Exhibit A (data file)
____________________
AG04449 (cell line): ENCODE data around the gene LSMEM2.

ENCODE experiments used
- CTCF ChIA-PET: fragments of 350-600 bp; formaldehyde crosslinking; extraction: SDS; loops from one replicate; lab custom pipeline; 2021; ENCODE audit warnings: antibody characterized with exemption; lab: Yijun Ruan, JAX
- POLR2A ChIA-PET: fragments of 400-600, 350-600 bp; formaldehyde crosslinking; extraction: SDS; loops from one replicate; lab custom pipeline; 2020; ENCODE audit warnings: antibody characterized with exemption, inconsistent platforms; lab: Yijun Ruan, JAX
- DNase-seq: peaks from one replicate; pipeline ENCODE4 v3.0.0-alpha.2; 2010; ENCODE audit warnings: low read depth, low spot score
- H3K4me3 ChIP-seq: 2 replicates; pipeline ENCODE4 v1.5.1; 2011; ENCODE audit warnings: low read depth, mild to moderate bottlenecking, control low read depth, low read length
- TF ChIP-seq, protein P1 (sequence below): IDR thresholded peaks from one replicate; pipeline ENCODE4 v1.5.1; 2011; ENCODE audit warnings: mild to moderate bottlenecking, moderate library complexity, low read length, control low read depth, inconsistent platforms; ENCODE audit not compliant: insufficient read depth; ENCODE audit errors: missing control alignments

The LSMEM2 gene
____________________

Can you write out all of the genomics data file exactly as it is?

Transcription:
AG04449 (cell line): ENCODE data around the gene LSMEM2.

ENCODE experiments used
- CTCF ChIA-PET: fragments of 350-600 bp; formaldehyde crosslinking; extraction: SDS; loops from one replicate; lab custom pipeline; 2021; ENCODE audit warnings: antibody characterized with exemption; lab: Yijun Ruan, JAX
- POLR2A ChIA-PET: fragments of 400-600, 350-600 bp; formaldehyde crosslinking; extraction: SDS; loops from one replicate; lab custom pipeline; 2020; ENCODE audit warnings: antibody characterized with exemption, inconsistent platforms; lab: Yijun Ruan, JAX
- DNase-seq: peaks from one replicate; pipeline ENCODE4 v3.0.0-alpha.2; 2010; ENCODE audit warnings: low read depth, low spot score
- H3K4me3 ChIP-seq: 2 replicates; pipeline ENCODE4 v1.5.1; 2011; ENCODE audit warnings: low read depth, mild to moderate bottlenecking, control low read depth, low read length
- TF ChIP-seq, protein P1 (sequence below): IDR thresholded peaks from one replicate; pipeline ENCODE4 v1.5.1; 2011; ENCODE audit warnings: mild to moderate bottlenecking, moderate library complexity, low read length, control low read depth, inconsistent platforms; ENCODE audit not compliant: insufficient read depth; ENCODE audit errors: missing control alignments

The LSMEM2 gene